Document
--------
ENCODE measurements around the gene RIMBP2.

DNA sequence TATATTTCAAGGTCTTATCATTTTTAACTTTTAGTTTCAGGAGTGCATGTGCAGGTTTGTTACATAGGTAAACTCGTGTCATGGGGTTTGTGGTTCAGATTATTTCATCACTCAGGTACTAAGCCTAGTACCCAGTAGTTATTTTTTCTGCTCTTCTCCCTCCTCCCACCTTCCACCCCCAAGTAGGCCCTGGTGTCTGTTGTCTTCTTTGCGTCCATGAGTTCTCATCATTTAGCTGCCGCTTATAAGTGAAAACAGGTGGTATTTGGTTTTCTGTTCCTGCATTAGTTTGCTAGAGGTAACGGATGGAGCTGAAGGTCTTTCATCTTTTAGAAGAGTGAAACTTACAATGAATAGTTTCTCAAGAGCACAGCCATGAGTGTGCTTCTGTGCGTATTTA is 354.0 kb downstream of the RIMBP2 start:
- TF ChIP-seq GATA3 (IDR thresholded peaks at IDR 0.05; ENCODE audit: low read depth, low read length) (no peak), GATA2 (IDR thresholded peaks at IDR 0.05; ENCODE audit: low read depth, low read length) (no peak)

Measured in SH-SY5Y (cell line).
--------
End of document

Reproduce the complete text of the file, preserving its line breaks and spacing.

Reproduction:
ENCODE measurements around the gene RIMBP2.

DNA sequence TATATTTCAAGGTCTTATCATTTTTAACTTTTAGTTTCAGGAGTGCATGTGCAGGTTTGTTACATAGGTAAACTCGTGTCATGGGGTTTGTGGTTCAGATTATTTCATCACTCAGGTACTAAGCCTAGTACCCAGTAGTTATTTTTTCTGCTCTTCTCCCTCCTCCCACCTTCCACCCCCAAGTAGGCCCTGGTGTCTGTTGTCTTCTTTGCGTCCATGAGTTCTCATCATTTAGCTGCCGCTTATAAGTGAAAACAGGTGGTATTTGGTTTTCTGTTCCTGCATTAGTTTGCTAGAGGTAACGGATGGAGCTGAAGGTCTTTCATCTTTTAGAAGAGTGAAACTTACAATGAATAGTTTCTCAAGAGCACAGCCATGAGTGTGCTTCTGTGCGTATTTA is 354.0 kb downstream of the RIMBP2 start:
- TF ChIP-seq GATA3 (IDR thresholded peaks at IDR 0.05; ENCODE audit: low read depth, low read length) (no peak), GATA2 (IDR thresholded peaks at IDR 0.05; ENCODE audit: low read depth, low read length) (no peak)

Measured in SH-SY5Y (cell line).